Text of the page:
Few Thoroughbred owners probably love their horses as much as Margaret Burlingham. A lifelong equine enthusiast, Burlingham imbues her racing endeavors with compassion for the animals she adores. That care shines through, especially for gelding Saint Leon. Now 9 years old, Saint Leon reeled off his third consecutive win in the Arlington Spring Stakes, run at five-and-a-half furlongs on the turf, on July 5.
Wisconsinite Burlingham is a Midwestern racing fan, through and through. “I guess I was interested in horses since being a little kid, and I grew up very close to a harness track in Illinois and I could actually hear the race calls through my window as they raced at night in the winter,” she said.
For Burlingham, who lives about 75 miles from Arlington Park, location was key. She first dipped a toe into the racing waters by entering a partnership with local franchise Dare to Dream Stable, purchasing 2% of three different horses. She noted, “Well, I wanted a partnership where I could see my horses frequently and go to the barn and learn about racing...the original trainer was Rebecca Maker and I’m still in contact with her, and she’s great.” Added Burlingham, “I want my horses where I can see them. If they’re in California or New York, I’ll never see them, since I don’t live there.”
One of the runners Burlingham co-owned with Dare to Dream was Saint Leon. The partnership lost him in a claiming race, but Burlingham wanted him back, saying, “There was something about his eyes” that entranced her. Enlisting trainer Michele Boyce, whom she met when searching for a retired racehorse to turn into a pleasure mount, Burlingham eventually brought Saint Leon back into her fold as sole owner. After the injured gelding had surgery and a year to recuperate, “he came back and won four races in a row.”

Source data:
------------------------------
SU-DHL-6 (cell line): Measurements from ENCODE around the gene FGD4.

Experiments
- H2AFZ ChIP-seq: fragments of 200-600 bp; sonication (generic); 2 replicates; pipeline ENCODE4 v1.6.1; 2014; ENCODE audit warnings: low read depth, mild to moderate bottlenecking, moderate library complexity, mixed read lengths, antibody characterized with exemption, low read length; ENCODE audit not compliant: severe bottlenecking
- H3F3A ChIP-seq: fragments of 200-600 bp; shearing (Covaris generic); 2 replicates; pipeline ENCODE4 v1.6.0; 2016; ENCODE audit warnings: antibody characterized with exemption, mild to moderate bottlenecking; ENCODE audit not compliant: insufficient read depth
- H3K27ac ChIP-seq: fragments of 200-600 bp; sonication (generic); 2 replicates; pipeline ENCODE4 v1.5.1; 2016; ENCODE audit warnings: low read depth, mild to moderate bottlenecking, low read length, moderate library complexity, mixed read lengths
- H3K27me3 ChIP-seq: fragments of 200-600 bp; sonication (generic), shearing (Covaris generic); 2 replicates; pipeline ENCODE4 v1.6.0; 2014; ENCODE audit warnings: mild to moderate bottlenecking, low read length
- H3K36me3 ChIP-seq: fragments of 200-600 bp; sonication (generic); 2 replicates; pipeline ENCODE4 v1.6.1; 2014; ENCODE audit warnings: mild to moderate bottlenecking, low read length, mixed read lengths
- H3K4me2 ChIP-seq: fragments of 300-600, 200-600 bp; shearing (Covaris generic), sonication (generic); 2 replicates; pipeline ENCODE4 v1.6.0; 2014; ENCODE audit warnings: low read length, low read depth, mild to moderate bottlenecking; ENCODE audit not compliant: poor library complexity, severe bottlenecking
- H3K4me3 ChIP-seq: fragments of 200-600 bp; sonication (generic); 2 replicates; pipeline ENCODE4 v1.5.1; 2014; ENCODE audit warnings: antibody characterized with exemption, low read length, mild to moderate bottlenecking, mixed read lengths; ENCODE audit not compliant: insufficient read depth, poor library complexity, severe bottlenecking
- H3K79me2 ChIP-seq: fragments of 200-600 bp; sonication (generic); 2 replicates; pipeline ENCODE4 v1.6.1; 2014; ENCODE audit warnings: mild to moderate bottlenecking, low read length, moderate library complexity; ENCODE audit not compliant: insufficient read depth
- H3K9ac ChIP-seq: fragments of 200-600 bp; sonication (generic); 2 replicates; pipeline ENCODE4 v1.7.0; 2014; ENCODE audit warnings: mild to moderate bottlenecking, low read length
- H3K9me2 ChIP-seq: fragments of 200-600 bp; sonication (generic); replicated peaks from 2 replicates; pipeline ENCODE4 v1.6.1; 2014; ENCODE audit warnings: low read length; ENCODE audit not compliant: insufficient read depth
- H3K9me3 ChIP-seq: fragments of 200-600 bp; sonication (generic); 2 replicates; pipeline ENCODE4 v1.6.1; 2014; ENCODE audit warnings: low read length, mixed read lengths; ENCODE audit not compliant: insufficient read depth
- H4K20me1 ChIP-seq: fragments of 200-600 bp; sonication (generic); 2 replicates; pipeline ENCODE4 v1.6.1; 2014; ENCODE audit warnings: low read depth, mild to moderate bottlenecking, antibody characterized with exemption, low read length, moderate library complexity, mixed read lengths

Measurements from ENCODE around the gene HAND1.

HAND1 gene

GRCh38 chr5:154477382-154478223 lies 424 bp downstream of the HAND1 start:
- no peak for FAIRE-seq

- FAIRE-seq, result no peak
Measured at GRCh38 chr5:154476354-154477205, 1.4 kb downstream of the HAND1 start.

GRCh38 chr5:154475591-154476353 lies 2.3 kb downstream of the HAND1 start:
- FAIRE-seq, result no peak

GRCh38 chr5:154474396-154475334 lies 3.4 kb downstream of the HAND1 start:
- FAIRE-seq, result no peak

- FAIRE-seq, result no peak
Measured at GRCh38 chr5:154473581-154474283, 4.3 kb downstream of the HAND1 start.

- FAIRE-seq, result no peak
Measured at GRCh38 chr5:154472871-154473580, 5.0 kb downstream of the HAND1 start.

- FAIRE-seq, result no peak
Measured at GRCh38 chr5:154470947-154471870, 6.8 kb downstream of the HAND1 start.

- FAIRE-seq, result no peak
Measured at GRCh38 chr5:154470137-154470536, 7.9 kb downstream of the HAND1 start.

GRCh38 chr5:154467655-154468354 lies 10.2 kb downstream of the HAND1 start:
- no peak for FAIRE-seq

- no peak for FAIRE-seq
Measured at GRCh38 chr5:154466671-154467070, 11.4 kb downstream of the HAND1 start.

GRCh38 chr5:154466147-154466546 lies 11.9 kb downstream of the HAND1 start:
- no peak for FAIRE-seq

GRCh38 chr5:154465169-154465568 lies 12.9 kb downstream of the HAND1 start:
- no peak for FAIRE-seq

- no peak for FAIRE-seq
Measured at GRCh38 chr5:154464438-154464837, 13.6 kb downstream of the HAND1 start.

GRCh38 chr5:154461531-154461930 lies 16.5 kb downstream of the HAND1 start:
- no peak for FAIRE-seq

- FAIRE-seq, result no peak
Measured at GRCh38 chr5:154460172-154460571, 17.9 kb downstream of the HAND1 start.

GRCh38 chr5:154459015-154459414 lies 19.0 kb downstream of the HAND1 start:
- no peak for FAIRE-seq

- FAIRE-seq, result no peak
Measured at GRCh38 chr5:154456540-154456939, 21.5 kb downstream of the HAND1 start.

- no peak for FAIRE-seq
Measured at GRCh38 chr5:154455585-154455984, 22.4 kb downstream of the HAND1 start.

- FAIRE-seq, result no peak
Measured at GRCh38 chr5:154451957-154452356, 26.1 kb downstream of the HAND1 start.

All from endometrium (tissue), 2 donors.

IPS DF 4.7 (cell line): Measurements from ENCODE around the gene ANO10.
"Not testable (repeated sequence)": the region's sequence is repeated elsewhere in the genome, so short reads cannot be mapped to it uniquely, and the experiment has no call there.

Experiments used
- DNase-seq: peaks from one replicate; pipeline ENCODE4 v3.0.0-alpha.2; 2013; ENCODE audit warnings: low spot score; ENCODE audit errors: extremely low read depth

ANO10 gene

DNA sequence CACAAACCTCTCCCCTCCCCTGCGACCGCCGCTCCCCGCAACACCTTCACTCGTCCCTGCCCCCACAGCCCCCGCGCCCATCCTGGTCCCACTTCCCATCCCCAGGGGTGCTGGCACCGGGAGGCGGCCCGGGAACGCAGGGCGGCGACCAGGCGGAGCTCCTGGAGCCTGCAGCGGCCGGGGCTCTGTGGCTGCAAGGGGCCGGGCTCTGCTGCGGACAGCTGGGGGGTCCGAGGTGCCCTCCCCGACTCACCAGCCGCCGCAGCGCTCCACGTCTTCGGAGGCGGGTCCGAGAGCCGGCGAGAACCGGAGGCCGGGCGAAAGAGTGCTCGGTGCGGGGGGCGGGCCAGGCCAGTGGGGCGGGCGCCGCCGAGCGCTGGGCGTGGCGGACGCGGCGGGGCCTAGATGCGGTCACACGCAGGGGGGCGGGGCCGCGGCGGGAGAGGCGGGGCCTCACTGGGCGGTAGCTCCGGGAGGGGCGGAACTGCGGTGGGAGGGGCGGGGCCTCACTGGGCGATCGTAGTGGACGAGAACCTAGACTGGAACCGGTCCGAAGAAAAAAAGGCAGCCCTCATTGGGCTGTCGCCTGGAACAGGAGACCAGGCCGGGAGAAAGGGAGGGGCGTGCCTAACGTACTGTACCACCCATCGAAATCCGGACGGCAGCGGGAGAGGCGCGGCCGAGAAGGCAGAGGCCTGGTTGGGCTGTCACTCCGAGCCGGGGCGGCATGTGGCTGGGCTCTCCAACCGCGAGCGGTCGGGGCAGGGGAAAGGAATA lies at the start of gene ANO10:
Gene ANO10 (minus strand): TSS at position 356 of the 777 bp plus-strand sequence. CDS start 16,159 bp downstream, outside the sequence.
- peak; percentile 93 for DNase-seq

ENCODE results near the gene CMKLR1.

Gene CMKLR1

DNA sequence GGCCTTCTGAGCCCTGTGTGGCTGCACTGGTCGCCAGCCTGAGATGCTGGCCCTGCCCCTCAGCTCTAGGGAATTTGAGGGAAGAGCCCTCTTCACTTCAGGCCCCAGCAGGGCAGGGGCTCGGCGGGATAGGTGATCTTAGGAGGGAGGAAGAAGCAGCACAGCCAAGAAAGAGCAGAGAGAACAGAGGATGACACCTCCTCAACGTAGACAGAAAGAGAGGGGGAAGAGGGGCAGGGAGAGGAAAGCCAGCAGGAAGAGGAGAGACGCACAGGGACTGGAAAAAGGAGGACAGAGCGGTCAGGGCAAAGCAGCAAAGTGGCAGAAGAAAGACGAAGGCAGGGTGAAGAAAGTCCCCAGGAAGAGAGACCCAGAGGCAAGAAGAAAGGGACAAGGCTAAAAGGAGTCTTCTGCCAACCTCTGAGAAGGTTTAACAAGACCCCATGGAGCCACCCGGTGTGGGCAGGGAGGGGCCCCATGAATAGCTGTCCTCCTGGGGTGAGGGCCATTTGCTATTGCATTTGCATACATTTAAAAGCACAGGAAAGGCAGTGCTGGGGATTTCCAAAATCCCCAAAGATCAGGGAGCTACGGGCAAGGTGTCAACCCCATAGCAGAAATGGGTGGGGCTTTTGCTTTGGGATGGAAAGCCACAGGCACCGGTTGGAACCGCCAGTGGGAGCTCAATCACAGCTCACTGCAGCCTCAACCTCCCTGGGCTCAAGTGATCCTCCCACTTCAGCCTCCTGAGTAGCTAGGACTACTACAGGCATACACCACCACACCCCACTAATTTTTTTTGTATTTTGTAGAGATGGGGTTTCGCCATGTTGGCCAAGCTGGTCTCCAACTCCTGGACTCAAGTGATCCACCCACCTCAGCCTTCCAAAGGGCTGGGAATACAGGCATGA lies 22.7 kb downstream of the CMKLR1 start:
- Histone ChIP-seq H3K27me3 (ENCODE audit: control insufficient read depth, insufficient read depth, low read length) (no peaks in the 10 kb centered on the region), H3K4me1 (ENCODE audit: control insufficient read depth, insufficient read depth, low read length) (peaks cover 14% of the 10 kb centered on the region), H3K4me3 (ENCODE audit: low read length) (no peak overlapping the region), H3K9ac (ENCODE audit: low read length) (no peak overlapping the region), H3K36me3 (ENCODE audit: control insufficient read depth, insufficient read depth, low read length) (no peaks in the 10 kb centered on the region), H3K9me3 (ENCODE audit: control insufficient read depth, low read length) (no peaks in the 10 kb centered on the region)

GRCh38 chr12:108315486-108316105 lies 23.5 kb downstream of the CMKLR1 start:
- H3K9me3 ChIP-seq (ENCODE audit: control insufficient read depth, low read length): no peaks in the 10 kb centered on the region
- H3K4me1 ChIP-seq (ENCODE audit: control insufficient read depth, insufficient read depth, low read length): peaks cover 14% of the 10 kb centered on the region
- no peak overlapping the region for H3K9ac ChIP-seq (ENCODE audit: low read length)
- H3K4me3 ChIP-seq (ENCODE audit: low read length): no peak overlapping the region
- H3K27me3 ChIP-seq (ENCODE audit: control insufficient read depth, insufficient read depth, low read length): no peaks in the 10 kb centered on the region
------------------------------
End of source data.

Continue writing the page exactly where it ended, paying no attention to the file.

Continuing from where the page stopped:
Since then, Saint Leon has become a mainstay at Arlington. Burlingham described him as “one focused racehorse. He knows when he’s going to the main track.” As long as he enjoys racing, Burlingham will keep the gelding running. She added, “He loves it. He loves Arlington. His jockey for the Sprint this year (E.T. Baird) said the second he stepped out on the track, he knew he was going to win.” When the horse won the Sprint for the third time, Burlingham was in shock, thinking to herself, “It’s like, I cannot believe this,” and calling her horse “unbelievable.” To date, Saint Leon has won 15 of 34 starts and earned $370,122.
Another standout for Burlingham, who runs her horses in the name Oak Rock Racing, has been Happy Henrietta. Last October, Burlingham bought into the now 8-year-old stakes-winning mare, also a Boyce trainee. “Henrietta” has won nine times from 44 starts and earned $331,706 to date. There’s also Katie the Lady, whom Burlingham also co-owns as of last October. She noted, “A week after I bought into her, one-sixth of her, she won the $100,000 Illini Princess Stakes (at Hawthorne), so that was pretty exciting.”
With Katie’s retirement, Burlingham might expand into breeding. This is Katie’s last year on the track; so far, she’s garnered nine wins from 20 starts and $335,865 in earnings. Burlingham said she’ll leave the choice of mate for Katie to Boyce and another of the mare’s owners, Jack Barr. “I’m going to leave those decisions up to them, but this is going to be my first foal, if she gets in foal, so we’ll see how that goes.”
Burlingham’s love for horses doesn’t stop at the track “I’m a fan of all racehorses, not only my own,” she said, adding that these animals “are not disposable…they deserve a chance.” She works with Illinois Thoroughbred rescue organization Galloping Out; in May, she adopted Knight Fighter from that group to be a companion to her 10-year-old gelding, Royally Robbed. Now inseparable, the retired twosome joins Salty Celebration, a former Boyce trainee that Burlingham purchased as a riding horse, as another post-racetrack success story.
In addition to her many equine successes, Burlingham is an active member of TOBA. She was eager to learn about her longtime passion. “I wanted more education. I wanted to learn everything I could.” She first attended a clinic at Prairie Downs and has since attended numerous pedigree and conformation clinics, which she described as “just wonderful.”
When she visits Kentucky for these educational opportunities, Burlingham relishes visiting farms and seeing old friends she’s made at other clinics, saying, “It’s really wonderful for making connections and I’ve learned a ton.”